What is the php path for an Ubuntu 14.04 droplet?

Posted January 21, 2016 7.1k views

Good day everyone,

I was wondering if you could tell me how I could make this line work in my htaccess (both versions):

ErrorDocument 404 /apps/{NAME}/public/404.php
ErrorDocument 404 /404.php

Basically the 404 is in my /public folder (root directory) and that’s what I’d like to link to in the .htaccess. I’ve tried searching the topics here and I can’t figure out what exactly I’m asking for. The “php path” sounds like the best bet? Lol. ;-)

  • I just realized this may be a question for serverpilot…if it is let me know and I’ll shuffle the question over to that website…sorry!

  • What does ps aux | grep php yield?

  • @Rockeer
    I can’t seem to copy and paste from the terminal. (LOL! Learning.) :)

    master process is showing (/etc/php5.4-sp/fpm.conf)
    then near the bottom it says pool {droplet name}

  • This appears to be a part of serverpilot’s features. I’ll go ahead and ask the question over there. I apologize. I’m brand spankin’ new to VPS’s (from CPanel after 6 years lol.)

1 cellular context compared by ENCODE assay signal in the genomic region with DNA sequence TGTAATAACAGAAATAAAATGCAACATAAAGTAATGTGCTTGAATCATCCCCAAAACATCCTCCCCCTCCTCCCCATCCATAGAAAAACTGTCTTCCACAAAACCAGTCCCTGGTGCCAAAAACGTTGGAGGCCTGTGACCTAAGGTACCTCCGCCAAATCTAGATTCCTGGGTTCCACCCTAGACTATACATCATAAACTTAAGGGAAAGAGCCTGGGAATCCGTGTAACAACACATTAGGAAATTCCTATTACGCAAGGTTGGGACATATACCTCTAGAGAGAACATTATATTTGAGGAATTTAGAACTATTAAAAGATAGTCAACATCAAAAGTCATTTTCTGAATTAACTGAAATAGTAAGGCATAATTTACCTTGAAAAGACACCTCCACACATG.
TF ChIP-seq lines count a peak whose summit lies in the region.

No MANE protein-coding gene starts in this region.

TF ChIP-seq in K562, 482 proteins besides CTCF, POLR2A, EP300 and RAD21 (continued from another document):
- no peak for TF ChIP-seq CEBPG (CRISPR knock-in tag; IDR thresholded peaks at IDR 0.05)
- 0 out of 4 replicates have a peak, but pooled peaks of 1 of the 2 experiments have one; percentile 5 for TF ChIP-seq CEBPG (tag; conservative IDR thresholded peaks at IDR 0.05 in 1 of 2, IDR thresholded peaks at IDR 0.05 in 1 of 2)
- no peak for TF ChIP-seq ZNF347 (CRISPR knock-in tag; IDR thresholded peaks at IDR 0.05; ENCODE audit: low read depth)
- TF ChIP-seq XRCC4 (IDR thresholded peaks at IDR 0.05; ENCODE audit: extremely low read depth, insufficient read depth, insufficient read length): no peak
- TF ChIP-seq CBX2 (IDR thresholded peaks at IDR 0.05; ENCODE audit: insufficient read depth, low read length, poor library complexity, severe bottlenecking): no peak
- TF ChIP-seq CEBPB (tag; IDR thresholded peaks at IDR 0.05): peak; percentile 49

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2 answers

Hello there!

That sounds about right or that you are on the right track. If it does not work, the problem may lie in how you are handling your general .php requests (catch-all vs. specific php files). If you are just handling “index.php”, the redirect to handle your new php error page might not be served properly.

Hope this helps! :)

Hi @GreenKi,

If you haven’t seen this already, ServerPilot has an article on customizing Apache error messages.

This format does work:

ErrorDocument 404 /404.php

assuming you have a file called “404.php” in your app’s “public” directory.

Note that you can’t use the ErrorDocument directive to catch 404’s for requests that end in “.php” themselves. That is, if a file is requested such as “/this-does-not-exists.php”, that won’t get handled by the ErrorDocument directive because the request ends in “.php”. To handle 404s for requests that end in “.php”, you should use rewrite rules that direct those requests to a specific php script which can send a 404 response.

For example, adding this in your .htaccess file will show a custom 404 page (using a file named “404.php”) for requests for php scripts when the requested script doesn’t exist:

RewriteRule ^404\.php$ - [L]
RewriteCond %{REQUEST_FILENAME} !-f
RewriteCond %{REQUEST_FILENAME} !-d
RewriteRule . /404.php [L]

Then in that 404.php script you would have something like:

header("HTTP/1.0 404 Not Found");
// generate the HTML of the response here

If you’re still having problems with this, you can open a ticket with ServerPilot.